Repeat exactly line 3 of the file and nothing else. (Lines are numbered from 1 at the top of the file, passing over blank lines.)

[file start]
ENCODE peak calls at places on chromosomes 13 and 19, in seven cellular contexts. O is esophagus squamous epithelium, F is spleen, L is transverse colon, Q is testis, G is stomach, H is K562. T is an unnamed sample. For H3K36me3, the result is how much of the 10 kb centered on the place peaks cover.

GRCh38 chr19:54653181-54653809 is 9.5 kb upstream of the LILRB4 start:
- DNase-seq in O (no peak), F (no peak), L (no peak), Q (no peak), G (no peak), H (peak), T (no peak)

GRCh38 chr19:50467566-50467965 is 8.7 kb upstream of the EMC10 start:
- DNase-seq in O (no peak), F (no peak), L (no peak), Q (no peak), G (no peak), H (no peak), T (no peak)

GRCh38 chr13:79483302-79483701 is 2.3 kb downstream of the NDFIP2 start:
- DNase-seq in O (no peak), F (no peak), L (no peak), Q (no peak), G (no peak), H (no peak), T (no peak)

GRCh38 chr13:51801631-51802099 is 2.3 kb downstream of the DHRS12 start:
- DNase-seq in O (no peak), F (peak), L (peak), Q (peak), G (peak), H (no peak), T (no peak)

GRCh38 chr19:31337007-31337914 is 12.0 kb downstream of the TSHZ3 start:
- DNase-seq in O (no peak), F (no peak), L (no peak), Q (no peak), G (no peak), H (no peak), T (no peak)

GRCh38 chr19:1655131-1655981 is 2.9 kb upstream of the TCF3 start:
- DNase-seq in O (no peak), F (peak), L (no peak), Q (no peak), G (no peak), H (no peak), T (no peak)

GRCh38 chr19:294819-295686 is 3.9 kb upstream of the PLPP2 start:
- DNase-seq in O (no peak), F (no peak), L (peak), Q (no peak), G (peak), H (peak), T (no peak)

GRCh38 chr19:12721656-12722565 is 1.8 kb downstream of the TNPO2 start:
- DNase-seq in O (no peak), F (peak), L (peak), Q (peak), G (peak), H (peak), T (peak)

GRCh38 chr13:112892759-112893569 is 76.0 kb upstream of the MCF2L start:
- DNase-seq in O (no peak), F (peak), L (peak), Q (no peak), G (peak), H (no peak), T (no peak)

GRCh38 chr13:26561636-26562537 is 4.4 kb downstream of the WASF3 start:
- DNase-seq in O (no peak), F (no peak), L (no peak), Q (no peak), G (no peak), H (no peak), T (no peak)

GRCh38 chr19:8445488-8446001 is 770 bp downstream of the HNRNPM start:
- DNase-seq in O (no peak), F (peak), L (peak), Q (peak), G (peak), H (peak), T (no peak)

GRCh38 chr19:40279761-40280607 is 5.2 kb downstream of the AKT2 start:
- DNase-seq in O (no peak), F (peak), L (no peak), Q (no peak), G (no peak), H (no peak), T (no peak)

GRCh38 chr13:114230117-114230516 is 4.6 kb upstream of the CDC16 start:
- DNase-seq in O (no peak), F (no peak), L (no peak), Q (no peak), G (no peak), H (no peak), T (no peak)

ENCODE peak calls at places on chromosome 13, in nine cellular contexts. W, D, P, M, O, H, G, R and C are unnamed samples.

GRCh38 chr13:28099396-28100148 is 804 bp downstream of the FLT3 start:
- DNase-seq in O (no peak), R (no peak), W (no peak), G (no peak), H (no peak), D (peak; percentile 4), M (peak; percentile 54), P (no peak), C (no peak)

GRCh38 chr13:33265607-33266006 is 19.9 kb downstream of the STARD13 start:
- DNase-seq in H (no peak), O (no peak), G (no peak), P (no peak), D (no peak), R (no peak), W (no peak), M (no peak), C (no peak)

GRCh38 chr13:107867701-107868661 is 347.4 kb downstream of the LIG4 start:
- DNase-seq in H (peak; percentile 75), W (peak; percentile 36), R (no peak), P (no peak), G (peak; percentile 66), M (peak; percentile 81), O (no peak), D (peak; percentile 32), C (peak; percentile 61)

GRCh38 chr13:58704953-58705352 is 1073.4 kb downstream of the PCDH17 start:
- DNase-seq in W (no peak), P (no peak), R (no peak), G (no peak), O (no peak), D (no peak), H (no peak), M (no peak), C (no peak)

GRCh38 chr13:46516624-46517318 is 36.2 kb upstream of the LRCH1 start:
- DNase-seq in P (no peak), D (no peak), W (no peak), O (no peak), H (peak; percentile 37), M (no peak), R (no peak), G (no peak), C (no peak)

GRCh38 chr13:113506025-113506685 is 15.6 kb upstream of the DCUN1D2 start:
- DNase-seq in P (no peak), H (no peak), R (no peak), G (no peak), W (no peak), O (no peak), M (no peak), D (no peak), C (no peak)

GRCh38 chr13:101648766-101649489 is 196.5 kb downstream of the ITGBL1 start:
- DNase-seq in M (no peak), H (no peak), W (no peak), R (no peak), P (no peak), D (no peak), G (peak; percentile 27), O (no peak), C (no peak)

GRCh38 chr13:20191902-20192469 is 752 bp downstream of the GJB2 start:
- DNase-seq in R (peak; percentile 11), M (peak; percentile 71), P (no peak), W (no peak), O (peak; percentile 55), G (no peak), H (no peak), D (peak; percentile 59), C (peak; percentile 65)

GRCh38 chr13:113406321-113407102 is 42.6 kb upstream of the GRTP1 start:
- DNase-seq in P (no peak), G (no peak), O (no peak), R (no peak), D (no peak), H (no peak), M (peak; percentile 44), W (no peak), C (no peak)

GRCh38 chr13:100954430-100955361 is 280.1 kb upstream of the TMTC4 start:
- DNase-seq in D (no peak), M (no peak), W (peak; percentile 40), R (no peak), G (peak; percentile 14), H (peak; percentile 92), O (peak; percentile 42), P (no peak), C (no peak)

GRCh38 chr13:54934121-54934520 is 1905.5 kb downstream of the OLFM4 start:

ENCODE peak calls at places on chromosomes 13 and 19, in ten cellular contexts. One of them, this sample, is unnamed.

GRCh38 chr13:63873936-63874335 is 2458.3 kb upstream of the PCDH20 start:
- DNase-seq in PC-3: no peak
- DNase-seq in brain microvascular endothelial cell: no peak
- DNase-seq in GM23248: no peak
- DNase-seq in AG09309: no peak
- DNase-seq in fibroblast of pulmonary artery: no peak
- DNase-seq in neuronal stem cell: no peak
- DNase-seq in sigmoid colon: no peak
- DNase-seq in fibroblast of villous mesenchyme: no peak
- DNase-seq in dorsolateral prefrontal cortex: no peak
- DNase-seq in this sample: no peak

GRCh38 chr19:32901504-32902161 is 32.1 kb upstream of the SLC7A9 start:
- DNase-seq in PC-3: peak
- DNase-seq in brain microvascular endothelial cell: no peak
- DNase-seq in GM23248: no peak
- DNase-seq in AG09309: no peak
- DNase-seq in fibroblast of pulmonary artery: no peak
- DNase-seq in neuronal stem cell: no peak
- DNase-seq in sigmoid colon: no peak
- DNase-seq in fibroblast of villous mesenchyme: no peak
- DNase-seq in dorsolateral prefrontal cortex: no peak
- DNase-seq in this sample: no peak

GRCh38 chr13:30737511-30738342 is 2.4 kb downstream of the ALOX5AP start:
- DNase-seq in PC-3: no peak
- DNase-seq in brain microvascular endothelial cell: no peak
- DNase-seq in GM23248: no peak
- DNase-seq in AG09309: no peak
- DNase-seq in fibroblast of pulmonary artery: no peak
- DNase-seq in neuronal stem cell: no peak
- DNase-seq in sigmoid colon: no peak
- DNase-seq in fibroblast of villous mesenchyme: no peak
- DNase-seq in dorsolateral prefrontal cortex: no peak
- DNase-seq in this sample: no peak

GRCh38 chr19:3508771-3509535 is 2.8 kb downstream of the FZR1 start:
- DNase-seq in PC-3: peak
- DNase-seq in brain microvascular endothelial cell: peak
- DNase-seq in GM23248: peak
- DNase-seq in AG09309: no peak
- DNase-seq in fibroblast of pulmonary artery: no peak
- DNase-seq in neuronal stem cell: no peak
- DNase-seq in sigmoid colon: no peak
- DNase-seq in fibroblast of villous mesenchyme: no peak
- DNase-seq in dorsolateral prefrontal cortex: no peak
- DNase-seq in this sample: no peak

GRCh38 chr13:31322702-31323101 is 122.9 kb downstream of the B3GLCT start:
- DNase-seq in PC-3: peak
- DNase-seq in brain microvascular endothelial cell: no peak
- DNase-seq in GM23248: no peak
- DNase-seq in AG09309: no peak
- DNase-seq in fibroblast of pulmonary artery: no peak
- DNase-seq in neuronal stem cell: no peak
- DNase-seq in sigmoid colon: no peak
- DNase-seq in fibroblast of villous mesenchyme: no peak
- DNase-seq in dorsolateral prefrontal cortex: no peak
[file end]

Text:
- DNase-seq in O (no peak), F (no peak), L (no peak), Q (no peak), G (no peak), H (peak), T (no peak)